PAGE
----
Presentation on theme: "The Anatomy and Physiology of the Respiratory System."— Presentation transcript:
The Anatomy and Physiology of the Respiratory System
Functions of the Respiratory System Air Distributor Gas exchanger Filters, warms, and humidifies air Influences speech Allows for sense of smell
Divisions of the Respiratory System Upper respiratory tract (outside thorax) Nose Nasal Cavity Sinuses Pharynx Larynx
Divisions of the Respiratory System Lower respiratory tract (within thorax) Trachea Bronchial Tree Lungs
Structures of the Upper Respiratory Tract Nose - warms and moistens air Palantine bone separates nasal cavity from mouth. Cleft palate - Palantine bone does not form correctly, difficulty in swallowing and speaking. Septum - separates right and left nostrils rich blood supply = nose bleeds. Sinuses - 4 air containing spaces – open or drain into nose - (lowers weight of skull).
Structures of the Upper Respiratory Tract Pharynx - (throat) Base of skull to esophagus 3 divisions –Nasopharynx - behind nose to soft palate. Adenoids swell and block. –Oropharynx - behind mouth, soft palate to hyoid bone. tonsils –Laryngopharynx - hyoid bone to esophagus.
Structures of the Upper Respiratory Tract Pharynx Continued Changes shape to allow for vowel sounds = phonation.
Structures of the Lower Respiratory Tract Larynx - voice box –Root of tongue to upper end of trachea. –Made of cartilage –2 pairs of folds Vestibular - false vocal cords True vocal cords
Structures of the Lower Respiratory Tract larynx cont… Thyroid cartilage - adam’s apple - larger in males due to testosterone. Epiglottis - flap of skin (hatch) on trachea, moves when swallowing and speaking. –closes off trachea when swallowing food
Structures of the Lower Respiratory Tract Trachea (windpipe) –Larynx to bronchi –Consists of smooth cartilage and C shaped rings of cartilage. –Tracheostomy - cutting of an opening in trachea to allow breathing.
Structures of the Lower Respiratory Tract Bronchi –Tubes that branch off trachea and enter into lungs –Ciliated –Branches: Primary bronchi—secondary bronchi—tertiary bronchi—bronchioles –Bronchioles branch into microscopic alveolar ducts. Terminate into alveolar sacs –Gas exchange with blood occurs in sacs.
Respiratory Physiology Pulmonary Ventilation = breathing –Mechanism Movement of gases through a pressure gradient - hi to low. When atmospheric pressure (760 mmHg) is greater than lung pressure ---- air flows in = inspiration. When lung pressure is greater than atmospheric pressure ---- air flows out = expiration.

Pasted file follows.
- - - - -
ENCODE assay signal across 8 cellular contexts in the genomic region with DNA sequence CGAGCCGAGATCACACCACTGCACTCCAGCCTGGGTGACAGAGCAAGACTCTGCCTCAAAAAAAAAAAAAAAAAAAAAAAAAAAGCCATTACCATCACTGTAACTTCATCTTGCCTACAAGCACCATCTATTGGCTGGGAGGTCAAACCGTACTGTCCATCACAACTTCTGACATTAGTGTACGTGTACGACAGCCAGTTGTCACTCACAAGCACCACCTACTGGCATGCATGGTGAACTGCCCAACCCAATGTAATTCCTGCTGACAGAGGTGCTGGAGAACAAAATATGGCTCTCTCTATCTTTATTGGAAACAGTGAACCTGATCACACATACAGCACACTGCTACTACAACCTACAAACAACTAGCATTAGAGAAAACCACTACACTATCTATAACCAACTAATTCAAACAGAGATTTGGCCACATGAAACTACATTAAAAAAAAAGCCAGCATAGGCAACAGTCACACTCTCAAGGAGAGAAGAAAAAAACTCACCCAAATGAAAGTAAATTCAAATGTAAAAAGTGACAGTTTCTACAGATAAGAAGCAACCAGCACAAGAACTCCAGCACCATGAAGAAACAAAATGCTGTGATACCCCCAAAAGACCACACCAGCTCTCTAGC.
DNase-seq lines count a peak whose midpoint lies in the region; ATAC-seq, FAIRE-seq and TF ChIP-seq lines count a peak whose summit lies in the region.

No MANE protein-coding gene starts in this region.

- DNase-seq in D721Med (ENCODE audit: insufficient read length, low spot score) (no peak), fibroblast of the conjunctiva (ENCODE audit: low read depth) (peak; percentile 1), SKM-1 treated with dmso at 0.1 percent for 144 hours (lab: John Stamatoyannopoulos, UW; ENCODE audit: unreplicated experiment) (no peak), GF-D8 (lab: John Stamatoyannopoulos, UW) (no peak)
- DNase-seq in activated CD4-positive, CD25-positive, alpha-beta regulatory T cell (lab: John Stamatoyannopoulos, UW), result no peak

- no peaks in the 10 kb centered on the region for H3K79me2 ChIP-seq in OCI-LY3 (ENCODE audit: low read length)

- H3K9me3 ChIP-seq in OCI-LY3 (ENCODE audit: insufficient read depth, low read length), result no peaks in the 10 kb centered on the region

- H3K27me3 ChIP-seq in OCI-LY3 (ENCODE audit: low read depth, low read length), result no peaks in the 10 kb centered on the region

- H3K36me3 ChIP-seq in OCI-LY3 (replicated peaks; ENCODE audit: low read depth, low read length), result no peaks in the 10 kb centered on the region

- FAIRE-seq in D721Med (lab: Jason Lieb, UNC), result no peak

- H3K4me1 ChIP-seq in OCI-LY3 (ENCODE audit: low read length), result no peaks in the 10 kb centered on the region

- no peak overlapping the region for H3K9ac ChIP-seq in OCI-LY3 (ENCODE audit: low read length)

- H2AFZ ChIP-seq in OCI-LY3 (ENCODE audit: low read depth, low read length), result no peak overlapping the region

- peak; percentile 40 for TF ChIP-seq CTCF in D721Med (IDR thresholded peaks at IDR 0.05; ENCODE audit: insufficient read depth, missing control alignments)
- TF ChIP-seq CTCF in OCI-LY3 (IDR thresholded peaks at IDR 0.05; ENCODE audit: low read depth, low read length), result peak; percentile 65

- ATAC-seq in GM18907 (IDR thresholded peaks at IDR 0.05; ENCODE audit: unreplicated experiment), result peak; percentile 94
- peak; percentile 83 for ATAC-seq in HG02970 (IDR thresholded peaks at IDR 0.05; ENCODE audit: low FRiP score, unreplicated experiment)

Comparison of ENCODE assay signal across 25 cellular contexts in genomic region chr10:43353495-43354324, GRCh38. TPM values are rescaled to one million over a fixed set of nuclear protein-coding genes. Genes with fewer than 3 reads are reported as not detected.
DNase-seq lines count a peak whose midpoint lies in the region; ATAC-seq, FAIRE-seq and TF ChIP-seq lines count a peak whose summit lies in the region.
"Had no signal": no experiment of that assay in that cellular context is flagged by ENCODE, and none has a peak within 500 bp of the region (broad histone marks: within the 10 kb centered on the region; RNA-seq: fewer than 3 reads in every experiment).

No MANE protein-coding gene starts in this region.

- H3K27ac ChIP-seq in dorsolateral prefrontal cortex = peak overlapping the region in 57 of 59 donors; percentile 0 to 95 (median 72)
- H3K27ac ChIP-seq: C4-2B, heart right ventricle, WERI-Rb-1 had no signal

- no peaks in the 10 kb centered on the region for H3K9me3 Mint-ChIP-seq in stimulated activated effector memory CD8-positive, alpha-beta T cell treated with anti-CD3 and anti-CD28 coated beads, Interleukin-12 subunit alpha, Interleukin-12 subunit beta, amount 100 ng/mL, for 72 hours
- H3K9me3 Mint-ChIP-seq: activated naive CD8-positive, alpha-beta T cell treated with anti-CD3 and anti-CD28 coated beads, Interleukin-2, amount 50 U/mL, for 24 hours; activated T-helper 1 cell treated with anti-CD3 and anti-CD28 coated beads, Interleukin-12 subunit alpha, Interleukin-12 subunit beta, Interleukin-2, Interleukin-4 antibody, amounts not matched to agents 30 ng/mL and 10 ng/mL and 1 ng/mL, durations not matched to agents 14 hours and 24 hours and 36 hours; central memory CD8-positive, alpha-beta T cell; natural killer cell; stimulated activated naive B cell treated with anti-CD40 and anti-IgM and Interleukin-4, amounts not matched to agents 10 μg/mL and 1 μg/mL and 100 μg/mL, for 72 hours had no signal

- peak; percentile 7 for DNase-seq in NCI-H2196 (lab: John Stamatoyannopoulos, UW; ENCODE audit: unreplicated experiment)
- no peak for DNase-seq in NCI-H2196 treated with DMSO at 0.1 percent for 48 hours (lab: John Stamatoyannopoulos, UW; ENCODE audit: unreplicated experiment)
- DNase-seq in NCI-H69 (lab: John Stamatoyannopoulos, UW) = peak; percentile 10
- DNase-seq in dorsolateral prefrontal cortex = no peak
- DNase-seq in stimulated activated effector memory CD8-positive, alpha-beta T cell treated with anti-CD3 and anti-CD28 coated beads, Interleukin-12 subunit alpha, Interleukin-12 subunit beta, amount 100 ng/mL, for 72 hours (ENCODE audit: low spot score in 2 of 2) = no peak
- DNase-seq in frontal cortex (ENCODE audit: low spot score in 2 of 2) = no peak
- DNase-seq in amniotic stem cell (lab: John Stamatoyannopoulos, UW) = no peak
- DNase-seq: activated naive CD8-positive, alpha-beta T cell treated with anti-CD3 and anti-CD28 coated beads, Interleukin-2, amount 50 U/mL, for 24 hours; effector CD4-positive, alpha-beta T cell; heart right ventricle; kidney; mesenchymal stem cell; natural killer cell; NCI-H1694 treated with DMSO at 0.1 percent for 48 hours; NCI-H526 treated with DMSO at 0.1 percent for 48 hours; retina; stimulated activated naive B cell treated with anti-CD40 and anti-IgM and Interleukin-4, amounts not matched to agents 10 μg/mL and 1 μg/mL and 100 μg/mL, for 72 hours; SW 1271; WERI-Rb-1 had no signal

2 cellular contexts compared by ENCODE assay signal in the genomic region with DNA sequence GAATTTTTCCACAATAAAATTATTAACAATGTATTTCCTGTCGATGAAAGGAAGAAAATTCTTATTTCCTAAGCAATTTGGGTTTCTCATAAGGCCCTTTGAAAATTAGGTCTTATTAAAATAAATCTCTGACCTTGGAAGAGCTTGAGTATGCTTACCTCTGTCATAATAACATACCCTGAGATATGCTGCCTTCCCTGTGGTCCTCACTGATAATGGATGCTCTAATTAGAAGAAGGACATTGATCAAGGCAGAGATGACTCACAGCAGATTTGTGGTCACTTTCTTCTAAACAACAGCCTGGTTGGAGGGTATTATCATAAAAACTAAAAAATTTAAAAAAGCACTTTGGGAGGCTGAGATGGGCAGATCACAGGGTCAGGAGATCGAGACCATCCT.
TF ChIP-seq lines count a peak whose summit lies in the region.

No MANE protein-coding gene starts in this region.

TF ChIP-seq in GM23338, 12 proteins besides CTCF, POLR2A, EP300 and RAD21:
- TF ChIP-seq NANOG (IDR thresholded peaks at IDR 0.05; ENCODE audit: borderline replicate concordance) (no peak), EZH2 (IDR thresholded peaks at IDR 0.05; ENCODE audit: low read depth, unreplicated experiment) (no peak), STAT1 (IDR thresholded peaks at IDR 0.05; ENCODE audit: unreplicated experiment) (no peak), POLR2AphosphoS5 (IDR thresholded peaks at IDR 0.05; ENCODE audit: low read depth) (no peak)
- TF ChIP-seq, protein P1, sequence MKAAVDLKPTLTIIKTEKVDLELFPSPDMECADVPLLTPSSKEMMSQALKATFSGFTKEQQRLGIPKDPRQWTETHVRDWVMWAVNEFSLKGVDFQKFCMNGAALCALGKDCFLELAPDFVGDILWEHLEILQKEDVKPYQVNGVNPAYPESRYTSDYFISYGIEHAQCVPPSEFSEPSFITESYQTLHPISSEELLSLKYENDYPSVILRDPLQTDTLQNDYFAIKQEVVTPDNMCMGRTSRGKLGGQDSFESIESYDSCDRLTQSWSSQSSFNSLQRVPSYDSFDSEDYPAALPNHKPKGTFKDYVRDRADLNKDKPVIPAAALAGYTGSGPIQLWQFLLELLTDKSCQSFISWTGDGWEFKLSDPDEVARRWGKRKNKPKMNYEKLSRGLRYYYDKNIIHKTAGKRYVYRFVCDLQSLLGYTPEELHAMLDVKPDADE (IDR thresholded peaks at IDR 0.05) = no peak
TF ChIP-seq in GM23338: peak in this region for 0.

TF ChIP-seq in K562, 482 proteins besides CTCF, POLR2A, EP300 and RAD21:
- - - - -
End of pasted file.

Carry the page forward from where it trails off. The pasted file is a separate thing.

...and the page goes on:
Respiratory Physiology Pressure gradients are established by changes in thoracic cavity. –increase size in thorax = a decrease in pressure --- air moves in. –Decrease size in thorax = increase in pressure --- air moves out.
Inspiration - contraction of diaphragm and intercostal muscles
Expiration relaxation of diaphragm and intercostal muscles
Volumes of Air Exchange Tidal volume - amount of air exhaled normally after a typical inspiration. Normal - about 500 ml Expiratory Reserve volume - additional amount of air forcibly expired after tidal expiration (1000 - 1200 ml). Inspiratory Reserve volume - (deep breath) amount of air that can be forcibly inhaled over and above normal. Residual volume - amount of air that stays trapped in the alveoli (about 1.2 liters).
Volumes of Air Exchange Vital capacity - the largest volume of air an individual can move in and out of the lungs. Vital capacity = sum of IRV+TV+ERV Depends of many factors size of thoracic cavity posture volume of blood in lungs congestive heart failure, emphysema, disease, etc…
Volumes of Air Exchange Eupnea - normal quiet breathing, 12-17 breaths per minute. Hyperpnea - increase in breathing to meet an increased demand by body for oxygen. Hyperventilation - increase in pulmonary ventilation in excess of the need for oxygen. –Someone hysterical Breathe into –exertion paper bag. Hypoventilation - decrease in pulmonary ventilation. Apnea - temporary cessation of breathing at the end of normal expiration.
Heimlich Maneuver Lifesaving technique that is used to open a windpipe that is suddenly obstructed. Air already in lungs used to expel object.
Heimlich Maneuver Technique - Conscious victim –Ask the victim if he/she can talk –Stand behind victim and wrap your arms around their waist. –Make a fist with one hand and grasp it with the other hand. –Place thumb side of fist below xiphoid process and above navel. –Thrust your fist in and upward - about 4 times. DO NOT press on ribs or sternum
Heimlich Maneuver –Technique - Unconscious victim Catch victim if they begin to fall - place on floor face up. Straddle hips Place one hand on top of other on the victims abdomen - above navel and below xiphoid process. Forceful upward thrusts with heel of hand - several times if necessary.
Review Questions 1 Which of the following is not a function of the respiratory system? A. influence speech B. Distribution of oxygen to cells C. Filtration of air D. Warming of air B
2 The common name for the trachea is _______ Windpipe
3 The structure known as the Adam’s Apple located in neck is the _____ Thyroid Cartilage
4 The smallest branches of the bronchial tree are the a.Primary bronchi b.Secondary bronchi c.Tertiary bronchi d.Bronchioles D
5 The flap or opening to the trachea is the a.Larynx b.Pharynx c.Epiglottis d.Vocal cords
6 The structure that separates the right and left nasal cavities is the ____________ Septum
7 The incorrect formation of the palantine bone during gestation is known as a __________ Cleft Palate
8 During inspiration which of the following does not occur? A.Diaphragm contracts B.Intercostals relax C.Diaphragm flattens D.Size of thorax increases B
9 Which of the following activities is the best analogy of respiration? A.Exchanging gifts B.Giving a gift C.Receiving a gift D.Sitting in a chair A
10 Air is forced into the lungs by the contraction of the… A.Alveoli B.Bronchioles C.Diaphragm D.Heart C